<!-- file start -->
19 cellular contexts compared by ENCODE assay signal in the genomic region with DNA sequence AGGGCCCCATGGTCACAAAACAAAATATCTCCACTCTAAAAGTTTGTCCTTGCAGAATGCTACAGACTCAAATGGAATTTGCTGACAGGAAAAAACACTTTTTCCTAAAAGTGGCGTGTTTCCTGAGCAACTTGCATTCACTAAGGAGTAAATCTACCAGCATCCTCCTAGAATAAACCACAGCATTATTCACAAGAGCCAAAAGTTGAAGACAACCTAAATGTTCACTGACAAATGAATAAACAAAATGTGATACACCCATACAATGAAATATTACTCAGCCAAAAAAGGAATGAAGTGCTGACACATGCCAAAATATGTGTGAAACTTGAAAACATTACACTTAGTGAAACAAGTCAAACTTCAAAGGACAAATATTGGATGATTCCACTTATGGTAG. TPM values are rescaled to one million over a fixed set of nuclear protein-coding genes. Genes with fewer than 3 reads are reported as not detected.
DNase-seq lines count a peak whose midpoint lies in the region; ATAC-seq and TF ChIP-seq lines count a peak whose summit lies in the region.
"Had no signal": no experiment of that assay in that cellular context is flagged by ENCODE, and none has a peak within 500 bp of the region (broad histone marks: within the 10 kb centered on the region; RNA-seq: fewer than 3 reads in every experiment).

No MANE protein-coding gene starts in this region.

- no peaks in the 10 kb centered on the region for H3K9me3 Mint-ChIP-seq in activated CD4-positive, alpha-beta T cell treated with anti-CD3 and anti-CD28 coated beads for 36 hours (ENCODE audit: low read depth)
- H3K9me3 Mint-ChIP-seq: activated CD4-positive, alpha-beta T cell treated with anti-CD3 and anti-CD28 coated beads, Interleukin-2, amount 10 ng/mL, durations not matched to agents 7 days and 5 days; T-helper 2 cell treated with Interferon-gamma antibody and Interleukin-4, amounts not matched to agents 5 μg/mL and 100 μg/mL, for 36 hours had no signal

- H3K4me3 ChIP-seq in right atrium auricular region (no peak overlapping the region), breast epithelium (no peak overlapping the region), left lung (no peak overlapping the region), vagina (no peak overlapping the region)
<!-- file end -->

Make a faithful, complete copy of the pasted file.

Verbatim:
19 cellular contexts compared by ENCODE assay signal in the genomic region with DNA sequence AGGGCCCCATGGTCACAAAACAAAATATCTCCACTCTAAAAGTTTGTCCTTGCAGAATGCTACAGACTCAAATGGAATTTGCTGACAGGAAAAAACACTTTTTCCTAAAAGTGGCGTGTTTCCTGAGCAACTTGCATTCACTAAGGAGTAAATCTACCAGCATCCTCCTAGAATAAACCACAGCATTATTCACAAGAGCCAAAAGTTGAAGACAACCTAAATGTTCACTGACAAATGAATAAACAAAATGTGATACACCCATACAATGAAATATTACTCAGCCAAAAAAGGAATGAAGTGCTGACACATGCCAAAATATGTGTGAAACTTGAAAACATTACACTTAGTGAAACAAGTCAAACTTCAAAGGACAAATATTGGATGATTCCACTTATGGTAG. TPM values are rescaled to one million over a fixed set of nuclear protein-coding genes. Genes with fewer than 3 reads are reported as not detected.
DNase-seq lines count a peak whose midpoint lies in the region; ATAC-seq and TF ChIP-seq lines count a peak whose summit lies in the region.
"Had no signal": no experiment of that assay in that cellular context is flagged by ENCODE, and none has a peak within 500 bp of the region (broad histone marks: within the 10 kb centered on the region; RNA-seq: fewer than 3 reads in every experiment).

No MANE protein-coding gene starts in this region.

- no peaks in the 10 kb centered on the region for H3K9me3 Mint-ChIP-seq in activated CD4-positive, alpha-beta T cell treated with anti-CD3 and anti-CD28 coated beads for 36 hours (ENCODE audit: low read depth)
- H3K9me3 Mint-ChIP-seq: activated CD4-positive, alpha-beta T cell treated with anti-CD3 and anti-CD28 coated beads, Interleukin-2, amount 10 ng/mL, durations not matched to agents 7 days and 5 days; T-helper 2 cell treated with Interferon-gamma antibody and Interleukin-4, amounts not matched to agents 5 μg/mL and 100 μg/mL, for 36 hours had no signal

- H3K4me3 ChIP-seq in right atrium auricular region (no peak overlapping the region), breast epithelium (no peak overlapping the region), left lung (no peak overlapping the region), vagina (no peak overlapping the region)